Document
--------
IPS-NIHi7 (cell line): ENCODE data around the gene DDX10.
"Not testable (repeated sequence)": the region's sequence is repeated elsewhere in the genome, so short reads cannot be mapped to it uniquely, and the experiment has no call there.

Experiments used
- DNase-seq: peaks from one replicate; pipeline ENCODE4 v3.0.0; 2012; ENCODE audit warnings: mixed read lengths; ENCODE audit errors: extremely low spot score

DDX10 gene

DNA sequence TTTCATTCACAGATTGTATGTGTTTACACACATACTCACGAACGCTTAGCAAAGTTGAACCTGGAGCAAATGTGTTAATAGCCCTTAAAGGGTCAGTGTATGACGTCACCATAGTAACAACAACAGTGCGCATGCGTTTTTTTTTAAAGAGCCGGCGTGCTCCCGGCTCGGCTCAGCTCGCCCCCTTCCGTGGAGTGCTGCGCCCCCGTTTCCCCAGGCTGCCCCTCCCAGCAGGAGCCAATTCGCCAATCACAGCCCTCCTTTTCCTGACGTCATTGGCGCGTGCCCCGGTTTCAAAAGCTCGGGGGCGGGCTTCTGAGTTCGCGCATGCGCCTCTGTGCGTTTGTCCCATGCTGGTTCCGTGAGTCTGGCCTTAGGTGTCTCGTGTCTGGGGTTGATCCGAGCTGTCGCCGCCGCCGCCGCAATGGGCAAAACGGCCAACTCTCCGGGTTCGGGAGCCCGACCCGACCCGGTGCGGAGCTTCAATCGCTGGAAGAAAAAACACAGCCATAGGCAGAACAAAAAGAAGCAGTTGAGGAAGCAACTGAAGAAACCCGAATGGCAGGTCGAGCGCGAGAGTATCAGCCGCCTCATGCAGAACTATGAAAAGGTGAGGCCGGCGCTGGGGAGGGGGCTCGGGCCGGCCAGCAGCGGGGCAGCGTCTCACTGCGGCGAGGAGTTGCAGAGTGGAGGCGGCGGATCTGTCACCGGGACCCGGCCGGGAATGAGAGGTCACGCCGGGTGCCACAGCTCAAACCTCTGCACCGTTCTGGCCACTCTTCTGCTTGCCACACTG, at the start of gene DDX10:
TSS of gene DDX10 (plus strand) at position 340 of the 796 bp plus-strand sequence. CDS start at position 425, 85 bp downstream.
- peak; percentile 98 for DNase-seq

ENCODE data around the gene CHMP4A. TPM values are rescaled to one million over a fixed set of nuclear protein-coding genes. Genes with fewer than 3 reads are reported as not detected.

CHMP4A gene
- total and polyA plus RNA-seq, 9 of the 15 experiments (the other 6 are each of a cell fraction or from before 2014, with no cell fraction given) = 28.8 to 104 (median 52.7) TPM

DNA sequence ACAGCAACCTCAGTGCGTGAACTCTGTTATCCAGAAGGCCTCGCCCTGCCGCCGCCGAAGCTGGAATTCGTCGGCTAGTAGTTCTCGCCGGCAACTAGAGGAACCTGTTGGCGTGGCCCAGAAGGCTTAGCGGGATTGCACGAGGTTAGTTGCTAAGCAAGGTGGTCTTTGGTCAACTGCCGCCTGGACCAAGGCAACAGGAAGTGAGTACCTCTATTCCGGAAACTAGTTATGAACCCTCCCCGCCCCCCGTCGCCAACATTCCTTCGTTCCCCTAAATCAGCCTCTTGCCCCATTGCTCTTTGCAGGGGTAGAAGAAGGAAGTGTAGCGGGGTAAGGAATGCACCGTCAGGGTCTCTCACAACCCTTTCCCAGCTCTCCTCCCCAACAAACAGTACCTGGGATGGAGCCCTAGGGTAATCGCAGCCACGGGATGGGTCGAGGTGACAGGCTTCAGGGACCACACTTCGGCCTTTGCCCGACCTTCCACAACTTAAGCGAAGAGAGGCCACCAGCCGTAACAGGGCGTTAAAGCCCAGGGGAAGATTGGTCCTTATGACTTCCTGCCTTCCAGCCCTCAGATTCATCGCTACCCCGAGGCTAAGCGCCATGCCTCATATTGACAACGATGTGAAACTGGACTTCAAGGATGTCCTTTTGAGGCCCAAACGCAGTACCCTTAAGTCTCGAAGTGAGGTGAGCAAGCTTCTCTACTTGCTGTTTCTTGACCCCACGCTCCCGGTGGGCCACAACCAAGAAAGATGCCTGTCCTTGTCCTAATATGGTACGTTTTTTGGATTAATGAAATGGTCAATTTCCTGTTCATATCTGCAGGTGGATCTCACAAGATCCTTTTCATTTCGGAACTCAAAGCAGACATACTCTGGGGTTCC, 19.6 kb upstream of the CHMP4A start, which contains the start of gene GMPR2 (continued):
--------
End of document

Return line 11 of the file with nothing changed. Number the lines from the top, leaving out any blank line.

- total and polyA plus RNA-seq, 9 of the 15 experiments (the other 6 are each of a cell fraction or from before 2014, with no cell fraction given) = 28.8 to 104 (median 52.7) TPM